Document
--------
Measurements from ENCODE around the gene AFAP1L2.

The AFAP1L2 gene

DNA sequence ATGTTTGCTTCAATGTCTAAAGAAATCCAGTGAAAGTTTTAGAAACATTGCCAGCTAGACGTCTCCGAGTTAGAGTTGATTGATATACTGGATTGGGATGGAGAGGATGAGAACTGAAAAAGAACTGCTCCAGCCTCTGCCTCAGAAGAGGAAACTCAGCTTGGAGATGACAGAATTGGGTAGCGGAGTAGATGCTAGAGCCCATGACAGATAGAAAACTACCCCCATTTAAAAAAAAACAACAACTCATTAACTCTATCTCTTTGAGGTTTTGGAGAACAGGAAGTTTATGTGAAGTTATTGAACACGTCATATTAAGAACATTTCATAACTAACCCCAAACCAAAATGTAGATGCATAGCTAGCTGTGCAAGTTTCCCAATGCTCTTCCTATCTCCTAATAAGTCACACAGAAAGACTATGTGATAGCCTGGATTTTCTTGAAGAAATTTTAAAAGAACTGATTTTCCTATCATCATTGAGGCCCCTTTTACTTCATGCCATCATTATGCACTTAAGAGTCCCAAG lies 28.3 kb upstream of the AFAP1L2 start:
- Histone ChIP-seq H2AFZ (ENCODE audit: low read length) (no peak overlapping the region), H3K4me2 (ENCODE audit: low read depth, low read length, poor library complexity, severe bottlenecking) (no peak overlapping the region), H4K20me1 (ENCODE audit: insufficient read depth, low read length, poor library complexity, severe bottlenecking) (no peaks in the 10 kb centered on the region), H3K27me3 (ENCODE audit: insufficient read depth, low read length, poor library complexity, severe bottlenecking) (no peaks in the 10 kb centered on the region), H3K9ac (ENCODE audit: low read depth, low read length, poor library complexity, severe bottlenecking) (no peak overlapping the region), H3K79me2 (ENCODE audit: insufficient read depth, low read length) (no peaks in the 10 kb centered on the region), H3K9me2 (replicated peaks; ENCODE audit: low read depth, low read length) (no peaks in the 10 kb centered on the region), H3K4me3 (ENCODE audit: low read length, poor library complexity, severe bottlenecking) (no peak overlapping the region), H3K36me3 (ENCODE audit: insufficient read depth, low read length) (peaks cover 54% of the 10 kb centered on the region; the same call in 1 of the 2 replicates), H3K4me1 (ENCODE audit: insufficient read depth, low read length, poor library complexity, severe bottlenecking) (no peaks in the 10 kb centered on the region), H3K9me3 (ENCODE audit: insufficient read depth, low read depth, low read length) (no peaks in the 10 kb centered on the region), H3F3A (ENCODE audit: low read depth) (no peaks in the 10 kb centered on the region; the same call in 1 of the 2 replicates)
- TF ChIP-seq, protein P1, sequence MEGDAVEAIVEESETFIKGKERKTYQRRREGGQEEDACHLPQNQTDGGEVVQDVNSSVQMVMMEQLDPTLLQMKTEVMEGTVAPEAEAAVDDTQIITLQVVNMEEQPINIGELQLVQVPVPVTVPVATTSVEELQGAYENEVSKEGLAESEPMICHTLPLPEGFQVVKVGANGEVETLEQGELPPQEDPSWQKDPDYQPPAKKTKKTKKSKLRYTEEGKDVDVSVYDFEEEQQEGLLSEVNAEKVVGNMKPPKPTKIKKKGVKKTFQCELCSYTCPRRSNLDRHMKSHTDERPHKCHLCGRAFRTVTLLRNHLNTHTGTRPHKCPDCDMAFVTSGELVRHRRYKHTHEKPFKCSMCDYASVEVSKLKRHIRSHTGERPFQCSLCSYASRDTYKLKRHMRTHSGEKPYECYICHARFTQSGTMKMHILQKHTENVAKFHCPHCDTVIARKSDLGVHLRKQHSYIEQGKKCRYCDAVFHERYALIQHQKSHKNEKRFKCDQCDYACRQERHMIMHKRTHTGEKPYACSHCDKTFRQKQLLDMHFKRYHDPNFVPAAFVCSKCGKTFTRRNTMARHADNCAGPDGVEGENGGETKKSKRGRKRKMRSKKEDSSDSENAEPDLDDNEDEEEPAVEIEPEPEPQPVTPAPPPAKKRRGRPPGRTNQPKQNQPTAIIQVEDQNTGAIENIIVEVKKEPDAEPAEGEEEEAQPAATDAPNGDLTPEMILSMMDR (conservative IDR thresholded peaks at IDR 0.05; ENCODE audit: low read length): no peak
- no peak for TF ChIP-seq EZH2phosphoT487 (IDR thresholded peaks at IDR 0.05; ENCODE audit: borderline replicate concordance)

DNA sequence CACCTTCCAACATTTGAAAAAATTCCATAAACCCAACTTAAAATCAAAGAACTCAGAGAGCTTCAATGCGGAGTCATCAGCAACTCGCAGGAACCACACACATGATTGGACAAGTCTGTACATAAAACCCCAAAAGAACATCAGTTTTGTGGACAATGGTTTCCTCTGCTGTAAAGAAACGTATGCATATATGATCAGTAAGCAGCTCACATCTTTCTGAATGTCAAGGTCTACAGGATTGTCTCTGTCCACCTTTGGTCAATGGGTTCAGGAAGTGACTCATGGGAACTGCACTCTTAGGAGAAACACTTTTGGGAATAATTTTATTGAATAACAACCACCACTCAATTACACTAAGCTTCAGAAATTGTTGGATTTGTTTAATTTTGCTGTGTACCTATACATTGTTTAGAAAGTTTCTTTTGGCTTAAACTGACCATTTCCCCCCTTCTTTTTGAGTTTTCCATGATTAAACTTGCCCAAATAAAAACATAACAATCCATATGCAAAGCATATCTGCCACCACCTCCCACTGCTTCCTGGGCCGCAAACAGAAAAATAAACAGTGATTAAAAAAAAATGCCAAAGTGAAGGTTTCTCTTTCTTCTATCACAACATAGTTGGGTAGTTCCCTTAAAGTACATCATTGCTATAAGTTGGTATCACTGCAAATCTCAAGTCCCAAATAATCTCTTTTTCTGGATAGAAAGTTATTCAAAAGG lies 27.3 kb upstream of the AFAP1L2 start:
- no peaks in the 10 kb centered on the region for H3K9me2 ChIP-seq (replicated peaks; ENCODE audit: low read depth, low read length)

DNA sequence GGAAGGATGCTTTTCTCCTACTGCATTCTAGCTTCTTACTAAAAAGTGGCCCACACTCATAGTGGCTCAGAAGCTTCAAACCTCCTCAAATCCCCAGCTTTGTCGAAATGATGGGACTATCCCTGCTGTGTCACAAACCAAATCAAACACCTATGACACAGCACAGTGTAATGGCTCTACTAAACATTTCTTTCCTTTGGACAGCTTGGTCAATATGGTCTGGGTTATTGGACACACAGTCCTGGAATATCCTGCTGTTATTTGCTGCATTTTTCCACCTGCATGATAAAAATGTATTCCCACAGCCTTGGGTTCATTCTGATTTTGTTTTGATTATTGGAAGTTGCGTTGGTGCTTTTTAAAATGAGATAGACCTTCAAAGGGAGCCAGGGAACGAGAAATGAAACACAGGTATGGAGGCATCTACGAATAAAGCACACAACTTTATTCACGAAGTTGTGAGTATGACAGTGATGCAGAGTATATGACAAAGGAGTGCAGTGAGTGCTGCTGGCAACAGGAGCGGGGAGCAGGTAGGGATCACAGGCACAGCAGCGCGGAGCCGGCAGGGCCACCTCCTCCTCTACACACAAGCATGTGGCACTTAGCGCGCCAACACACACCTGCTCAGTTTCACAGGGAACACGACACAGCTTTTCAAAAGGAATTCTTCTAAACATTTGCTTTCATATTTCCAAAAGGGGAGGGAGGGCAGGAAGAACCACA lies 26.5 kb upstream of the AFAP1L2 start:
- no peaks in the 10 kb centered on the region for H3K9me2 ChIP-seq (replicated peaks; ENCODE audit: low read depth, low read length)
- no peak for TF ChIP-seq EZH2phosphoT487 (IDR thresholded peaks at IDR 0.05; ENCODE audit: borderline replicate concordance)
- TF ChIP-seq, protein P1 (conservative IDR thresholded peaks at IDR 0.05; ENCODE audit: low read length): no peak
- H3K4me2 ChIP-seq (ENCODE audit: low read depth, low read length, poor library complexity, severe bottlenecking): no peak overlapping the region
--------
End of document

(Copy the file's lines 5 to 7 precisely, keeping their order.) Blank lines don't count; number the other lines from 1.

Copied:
- TF ChIP-seq, protein P1, sequence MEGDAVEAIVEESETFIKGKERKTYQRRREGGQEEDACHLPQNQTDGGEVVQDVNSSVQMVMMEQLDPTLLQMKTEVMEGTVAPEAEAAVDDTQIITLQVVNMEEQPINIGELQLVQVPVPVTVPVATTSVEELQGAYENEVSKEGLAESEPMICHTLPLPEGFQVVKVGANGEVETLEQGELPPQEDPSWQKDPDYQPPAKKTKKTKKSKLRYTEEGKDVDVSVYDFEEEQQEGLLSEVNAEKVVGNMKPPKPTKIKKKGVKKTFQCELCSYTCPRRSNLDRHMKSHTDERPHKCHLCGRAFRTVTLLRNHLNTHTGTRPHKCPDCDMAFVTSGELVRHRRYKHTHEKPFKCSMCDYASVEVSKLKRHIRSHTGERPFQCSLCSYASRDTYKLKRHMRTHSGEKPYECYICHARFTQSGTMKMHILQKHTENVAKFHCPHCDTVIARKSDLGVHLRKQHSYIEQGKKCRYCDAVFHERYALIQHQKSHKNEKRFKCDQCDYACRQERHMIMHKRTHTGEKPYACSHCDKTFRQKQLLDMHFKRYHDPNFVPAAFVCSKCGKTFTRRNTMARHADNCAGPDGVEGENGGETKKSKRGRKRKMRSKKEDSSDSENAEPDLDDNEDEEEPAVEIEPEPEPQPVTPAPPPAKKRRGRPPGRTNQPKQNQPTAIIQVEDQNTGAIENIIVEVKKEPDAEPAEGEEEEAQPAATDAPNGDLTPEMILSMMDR (conservative IDR thresholded peaks at IDR 0.05; ENCODE audit: low read length): no peak
- no peak for TF ChIP-seq EZH2phosphoT487 (IDR thresholded peaks at IDR 0.05; ENCODE audit: borderline replicate concordance)

DNA sequence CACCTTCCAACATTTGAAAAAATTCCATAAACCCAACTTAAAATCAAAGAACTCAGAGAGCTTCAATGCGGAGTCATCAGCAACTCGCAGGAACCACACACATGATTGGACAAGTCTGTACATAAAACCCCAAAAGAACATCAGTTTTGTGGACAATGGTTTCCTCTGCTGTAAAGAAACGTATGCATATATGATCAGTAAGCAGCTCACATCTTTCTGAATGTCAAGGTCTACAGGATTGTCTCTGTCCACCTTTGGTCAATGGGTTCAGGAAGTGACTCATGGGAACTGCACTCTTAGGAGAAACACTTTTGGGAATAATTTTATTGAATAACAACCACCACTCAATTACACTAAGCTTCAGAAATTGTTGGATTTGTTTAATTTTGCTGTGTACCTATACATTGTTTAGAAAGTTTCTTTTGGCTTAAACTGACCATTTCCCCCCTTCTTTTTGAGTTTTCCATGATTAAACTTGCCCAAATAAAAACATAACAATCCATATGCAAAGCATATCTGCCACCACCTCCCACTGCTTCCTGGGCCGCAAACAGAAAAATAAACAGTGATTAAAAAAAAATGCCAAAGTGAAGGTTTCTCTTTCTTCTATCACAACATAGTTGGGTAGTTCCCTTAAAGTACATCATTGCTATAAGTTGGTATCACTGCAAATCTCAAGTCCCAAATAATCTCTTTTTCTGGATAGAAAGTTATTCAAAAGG lies 27.3 kb upstream of the AFAP1L2 start: